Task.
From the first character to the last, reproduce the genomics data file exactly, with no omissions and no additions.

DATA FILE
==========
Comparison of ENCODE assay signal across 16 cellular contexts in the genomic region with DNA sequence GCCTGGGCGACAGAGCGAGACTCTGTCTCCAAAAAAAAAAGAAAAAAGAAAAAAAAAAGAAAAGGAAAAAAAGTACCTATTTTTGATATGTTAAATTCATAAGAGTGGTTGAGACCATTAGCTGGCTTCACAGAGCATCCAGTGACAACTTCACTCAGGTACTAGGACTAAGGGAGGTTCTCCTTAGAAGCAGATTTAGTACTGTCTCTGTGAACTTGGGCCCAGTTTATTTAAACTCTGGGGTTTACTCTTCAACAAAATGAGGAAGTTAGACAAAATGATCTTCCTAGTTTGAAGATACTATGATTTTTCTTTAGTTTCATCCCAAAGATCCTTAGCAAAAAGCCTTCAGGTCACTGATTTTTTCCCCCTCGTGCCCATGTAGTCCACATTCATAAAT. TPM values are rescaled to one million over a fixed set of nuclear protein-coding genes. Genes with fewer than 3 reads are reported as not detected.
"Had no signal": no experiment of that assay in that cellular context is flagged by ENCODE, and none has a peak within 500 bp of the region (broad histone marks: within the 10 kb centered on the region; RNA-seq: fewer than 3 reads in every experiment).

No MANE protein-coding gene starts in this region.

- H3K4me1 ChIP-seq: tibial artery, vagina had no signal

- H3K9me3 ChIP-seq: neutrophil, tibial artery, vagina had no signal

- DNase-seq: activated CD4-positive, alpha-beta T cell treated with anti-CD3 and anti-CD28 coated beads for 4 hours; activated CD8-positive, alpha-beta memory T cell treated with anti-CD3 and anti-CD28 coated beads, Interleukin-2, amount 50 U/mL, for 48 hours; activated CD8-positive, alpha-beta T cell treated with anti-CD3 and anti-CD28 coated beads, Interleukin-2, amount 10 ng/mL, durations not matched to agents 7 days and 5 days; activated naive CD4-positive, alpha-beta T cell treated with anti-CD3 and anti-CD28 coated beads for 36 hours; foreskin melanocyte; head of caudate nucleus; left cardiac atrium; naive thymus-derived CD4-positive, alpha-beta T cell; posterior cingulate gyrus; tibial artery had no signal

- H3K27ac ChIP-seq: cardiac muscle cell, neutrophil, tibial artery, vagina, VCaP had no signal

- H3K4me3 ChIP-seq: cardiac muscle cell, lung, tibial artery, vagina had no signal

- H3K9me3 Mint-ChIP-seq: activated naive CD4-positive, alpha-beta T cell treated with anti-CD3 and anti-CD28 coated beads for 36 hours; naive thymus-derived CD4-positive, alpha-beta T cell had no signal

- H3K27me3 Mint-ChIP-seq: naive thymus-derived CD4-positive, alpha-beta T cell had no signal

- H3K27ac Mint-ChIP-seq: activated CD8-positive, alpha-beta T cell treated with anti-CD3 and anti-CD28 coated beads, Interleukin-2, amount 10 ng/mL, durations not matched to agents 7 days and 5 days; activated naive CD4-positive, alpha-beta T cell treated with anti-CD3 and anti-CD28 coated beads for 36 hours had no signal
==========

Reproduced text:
Comparison of ENCODE assay signal across 16 cellular contexts in the genomic region with DNA sequence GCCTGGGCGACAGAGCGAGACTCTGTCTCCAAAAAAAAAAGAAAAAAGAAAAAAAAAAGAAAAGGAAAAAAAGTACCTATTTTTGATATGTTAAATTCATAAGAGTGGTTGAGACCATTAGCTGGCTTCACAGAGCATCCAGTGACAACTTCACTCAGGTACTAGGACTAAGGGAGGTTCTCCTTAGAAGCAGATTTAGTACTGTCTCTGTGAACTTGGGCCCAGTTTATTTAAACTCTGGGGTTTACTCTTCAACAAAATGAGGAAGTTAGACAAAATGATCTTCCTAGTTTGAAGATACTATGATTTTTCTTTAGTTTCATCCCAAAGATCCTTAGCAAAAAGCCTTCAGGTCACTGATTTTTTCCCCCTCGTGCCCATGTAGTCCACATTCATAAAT. TPM values are rescaled to one million over a fixed set of nuclear protein-coding genes. Genes with fewer than 3 reads are reported as not detected.
"Had no signal": no experiment of that assay in that cellular context is flagged by ENCODE, and none has a peak within 500 bp of the region (broad histone marks: within the 10 kb centered on the region; RNA-seq: fewer than 3 reads in every experiment).

No MANE protein-coding gene starts in this region.

- H3K4me1 ChIP-seq: tibial artery, vagina had no signal

- H3K9me3 ChIP-seq: neutrophil, tibial artery, vagina had no signal

- DNase-seq: activated CD4-positive, alpha-beta T cell treated with anti-CD3 and anti-CD28 coated beads for 4 hours; activated CD8-positive, alpha-beta memory T cell treated with anti-CD3 and anti-CD28 coated beads, Interleukin-2, amount 50 U/mL, for 48 hours; activated CD8-positive, alpha-beta T cell treated with anti-CD3 and anti-CD28 coated beads, Interleukin-2, amount 10 ng/mL, durations not matched to agents 7 days and 5 days; activated naive CD4-positive, alpha-beta T cell treated with anti-CD3 and anti-CD28 coated beads for 36 hours; foreskin melanocyte; head of caudate nucleus; left cardiac atrium; naive thymus-derived CD4-positive, alpha-beta T cell; posterior cingulate gyrus; tibial artery had no signal

- H3K27ac ChIP-seq: cardiac muscle cell, neutrophil, tibial artery, vagina, VCaP had no signal

- H3K4me3 ChIP-seq: cardiac muscle cell, lung, tibial artery, vagina had no signal

- H3K9me3 Mint-ChIP-seq: activated naive CD4-positive, alpha-beta T cell treated with anti-CD3 and anti-CD28 coated beads for 36 hours; naive thymus-derived CD4-positive, alpha-beta T cell had no signal

- H3K27me3 Mint-ChIP-seq: naive thymus-derived CD4-positive, alpha-beta T cell had no signal

- H3K27ac Mint-ChIP-seq: activated CD8-positive, alpha-beta T cell treated with anti-CD3 and anti-CD28 coated beads, Interleukin-2, amount 10 ng/mL, durations not matched to agents 7 days and 5 days; activated naive CD4-positive, alpha-beta T cell treated with anti-CD3 and anti-CD28 coated beads for 36 hours had no signal